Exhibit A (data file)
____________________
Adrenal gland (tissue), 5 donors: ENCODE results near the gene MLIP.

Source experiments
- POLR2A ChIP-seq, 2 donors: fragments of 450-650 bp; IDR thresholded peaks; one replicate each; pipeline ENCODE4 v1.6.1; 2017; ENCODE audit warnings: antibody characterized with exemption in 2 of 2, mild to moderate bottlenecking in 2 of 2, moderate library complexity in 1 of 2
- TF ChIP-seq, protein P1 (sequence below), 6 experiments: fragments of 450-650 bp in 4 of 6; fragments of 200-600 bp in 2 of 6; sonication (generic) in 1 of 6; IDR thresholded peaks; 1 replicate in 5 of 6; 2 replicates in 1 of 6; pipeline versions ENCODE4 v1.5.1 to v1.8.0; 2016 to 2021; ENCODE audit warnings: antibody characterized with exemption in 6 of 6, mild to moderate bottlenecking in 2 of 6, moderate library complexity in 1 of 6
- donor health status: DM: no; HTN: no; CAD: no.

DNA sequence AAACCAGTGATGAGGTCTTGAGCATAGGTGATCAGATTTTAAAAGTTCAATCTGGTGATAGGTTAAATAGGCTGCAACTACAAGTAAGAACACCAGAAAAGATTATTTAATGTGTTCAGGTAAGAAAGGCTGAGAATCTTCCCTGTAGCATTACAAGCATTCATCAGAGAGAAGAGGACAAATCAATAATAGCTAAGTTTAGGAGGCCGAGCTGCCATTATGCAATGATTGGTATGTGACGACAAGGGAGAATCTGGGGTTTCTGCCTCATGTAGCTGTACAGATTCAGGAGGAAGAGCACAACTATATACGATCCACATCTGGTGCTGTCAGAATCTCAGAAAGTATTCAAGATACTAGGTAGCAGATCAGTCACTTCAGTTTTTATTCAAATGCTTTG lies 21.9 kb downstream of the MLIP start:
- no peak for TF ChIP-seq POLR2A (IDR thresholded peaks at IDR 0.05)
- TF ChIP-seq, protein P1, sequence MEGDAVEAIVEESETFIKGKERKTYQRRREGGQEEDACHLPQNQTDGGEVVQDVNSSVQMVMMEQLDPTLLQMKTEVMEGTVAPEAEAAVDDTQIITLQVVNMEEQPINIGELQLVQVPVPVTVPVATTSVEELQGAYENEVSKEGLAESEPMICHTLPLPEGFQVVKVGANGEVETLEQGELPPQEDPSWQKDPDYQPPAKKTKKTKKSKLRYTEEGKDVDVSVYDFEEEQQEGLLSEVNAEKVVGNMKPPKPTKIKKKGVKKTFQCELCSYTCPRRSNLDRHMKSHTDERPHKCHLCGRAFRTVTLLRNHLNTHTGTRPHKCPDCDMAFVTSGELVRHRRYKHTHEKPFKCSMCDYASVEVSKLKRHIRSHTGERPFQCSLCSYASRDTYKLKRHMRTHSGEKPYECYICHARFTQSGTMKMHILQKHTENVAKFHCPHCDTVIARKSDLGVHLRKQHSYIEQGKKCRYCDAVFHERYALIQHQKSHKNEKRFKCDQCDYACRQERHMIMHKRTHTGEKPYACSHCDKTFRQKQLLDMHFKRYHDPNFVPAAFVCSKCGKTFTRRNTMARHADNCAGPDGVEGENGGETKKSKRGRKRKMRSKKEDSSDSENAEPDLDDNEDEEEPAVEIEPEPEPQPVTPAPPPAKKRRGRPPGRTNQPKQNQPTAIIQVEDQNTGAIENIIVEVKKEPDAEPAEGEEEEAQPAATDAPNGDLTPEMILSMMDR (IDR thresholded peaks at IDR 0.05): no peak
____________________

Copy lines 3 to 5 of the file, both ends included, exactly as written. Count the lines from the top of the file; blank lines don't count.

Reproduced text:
- POLR2A ChIP-seq, 2 donors: fragments of 450-650 bp; IDR thresholded peaks; one replicate each; pipeline ENCODE4 v1.6.1; 2017; ENCODE audit warnings: antibody characterized with exemption in 2 of 2, mild to moderate bottlenecking in 2 of 2, moderate library complexity in 1 of 2
- TF ChIP-seq, protein P1 (sequence below), 6 experiments: fragments of 450-650 bp in 4 of 6; fragments of 200-600 bp in 2 of 6; sonication (generic) in 1 of 6; IDR thresholded peaks; 1 replicate in 5 of 6; 2 replicates in 1 of 6; pipeline versions ENCODE4 v1.5.1 to v1.8.0; 2016 to 2021; ENCODE audit warnings: antibody characterized with exemption in 6 of 6, mild to moderate bottlenecking in 2 of 6, moderate library complexity in 1 of 6
- donor health status: DM: no; HTN: no; CAD: no.